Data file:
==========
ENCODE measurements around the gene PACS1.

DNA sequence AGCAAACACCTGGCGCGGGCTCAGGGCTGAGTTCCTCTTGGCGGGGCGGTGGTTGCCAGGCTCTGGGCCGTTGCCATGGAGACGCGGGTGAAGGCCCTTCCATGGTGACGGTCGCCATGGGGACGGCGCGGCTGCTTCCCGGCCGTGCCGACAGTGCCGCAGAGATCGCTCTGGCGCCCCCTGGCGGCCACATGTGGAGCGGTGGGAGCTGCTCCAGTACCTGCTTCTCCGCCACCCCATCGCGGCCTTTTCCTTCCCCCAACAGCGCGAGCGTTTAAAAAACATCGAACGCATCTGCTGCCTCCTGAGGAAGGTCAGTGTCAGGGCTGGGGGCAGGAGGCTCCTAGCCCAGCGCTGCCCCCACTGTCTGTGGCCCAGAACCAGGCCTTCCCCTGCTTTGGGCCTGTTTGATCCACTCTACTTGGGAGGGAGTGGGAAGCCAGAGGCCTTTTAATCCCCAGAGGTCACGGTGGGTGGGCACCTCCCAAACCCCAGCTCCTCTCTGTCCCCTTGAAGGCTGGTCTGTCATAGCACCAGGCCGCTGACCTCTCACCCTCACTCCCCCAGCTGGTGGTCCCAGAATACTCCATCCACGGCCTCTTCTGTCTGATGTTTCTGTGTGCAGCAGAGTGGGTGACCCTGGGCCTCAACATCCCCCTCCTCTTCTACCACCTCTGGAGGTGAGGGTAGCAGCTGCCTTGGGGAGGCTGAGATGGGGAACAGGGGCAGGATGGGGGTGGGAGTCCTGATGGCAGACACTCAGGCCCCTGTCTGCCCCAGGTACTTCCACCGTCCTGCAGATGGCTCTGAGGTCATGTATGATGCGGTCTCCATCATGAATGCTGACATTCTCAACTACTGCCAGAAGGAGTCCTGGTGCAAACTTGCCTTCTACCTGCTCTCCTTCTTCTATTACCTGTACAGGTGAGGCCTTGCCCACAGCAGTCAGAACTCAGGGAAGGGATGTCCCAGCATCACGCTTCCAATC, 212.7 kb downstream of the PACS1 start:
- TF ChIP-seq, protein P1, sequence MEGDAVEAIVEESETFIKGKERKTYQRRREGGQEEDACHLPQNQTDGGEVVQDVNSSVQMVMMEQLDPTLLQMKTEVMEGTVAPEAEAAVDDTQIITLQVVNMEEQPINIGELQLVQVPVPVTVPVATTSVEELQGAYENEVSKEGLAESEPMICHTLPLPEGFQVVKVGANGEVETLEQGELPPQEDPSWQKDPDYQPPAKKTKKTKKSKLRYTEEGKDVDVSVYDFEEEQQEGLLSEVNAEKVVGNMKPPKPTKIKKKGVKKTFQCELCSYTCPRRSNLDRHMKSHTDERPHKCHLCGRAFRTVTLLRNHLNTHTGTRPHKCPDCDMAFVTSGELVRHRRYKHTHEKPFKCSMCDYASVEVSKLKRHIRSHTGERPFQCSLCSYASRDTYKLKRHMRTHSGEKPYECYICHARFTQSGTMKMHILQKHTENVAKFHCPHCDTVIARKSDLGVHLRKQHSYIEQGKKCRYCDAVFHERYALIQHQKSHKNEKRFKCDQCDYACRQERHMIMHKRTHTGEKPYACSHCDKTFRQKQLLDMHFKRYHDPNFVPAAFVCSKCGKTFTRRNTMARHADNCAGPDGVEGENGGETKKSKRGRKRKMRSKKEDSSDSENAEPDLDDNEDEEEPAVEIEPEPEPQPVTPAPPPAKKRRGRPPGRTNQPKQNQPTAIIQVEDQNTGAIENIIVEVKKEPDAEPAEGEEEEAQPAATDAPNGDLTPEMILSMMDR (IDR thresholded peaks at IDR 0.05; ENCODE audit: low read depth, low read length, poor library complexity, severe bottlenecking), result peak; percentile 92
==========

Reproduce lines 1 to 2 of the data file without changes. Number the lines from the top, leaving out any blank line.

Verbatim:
ENCODE measurements around the gene PACS1.

DNA sequence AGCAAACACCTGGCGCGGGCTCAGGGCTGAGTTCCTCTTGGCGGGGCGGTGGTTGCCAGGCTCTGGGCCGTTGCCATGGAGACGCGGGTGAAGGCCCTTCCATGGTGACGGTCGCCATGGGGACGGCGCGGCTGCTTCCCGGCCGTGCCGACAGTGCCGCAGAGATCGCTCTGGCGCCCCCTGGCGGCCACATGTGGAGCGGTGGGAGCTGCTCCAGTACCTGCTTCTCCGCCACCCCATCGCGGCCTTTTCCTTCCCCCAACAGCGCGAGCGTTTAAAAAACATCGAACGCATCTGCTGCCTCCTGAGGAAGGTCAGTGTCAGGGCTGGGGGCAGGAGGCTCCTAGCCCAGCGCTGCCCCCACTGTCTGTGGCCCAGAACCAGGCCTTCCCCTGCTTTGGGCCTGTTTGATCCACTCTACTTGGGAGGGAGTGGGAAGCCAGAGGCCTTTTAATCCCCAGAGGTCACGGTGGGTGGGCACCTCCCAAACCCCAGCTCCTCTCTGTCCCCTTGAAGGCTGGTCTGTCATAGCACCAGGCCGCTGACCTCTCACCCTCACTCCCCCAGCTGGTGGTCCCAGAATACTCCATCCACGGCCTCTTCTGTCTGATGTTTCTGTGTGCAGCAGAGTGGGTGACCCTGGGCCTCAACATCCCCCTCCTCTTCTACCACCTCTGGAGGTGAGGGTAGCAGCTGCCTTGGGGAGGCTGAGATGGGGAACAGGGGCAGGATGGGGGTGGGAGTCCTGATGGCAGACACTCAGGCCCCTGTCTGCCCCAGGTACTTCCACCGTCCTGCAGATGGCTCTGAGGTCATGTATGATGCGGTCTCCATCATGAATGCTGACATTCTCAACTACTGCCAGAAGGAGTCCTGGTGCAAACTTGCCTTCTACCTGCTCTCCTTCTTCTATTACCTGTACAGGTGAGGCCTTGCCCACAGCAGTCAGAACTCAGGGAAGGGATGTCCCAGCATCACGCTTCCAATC, 212.7 kb downstream of the PACS1 start: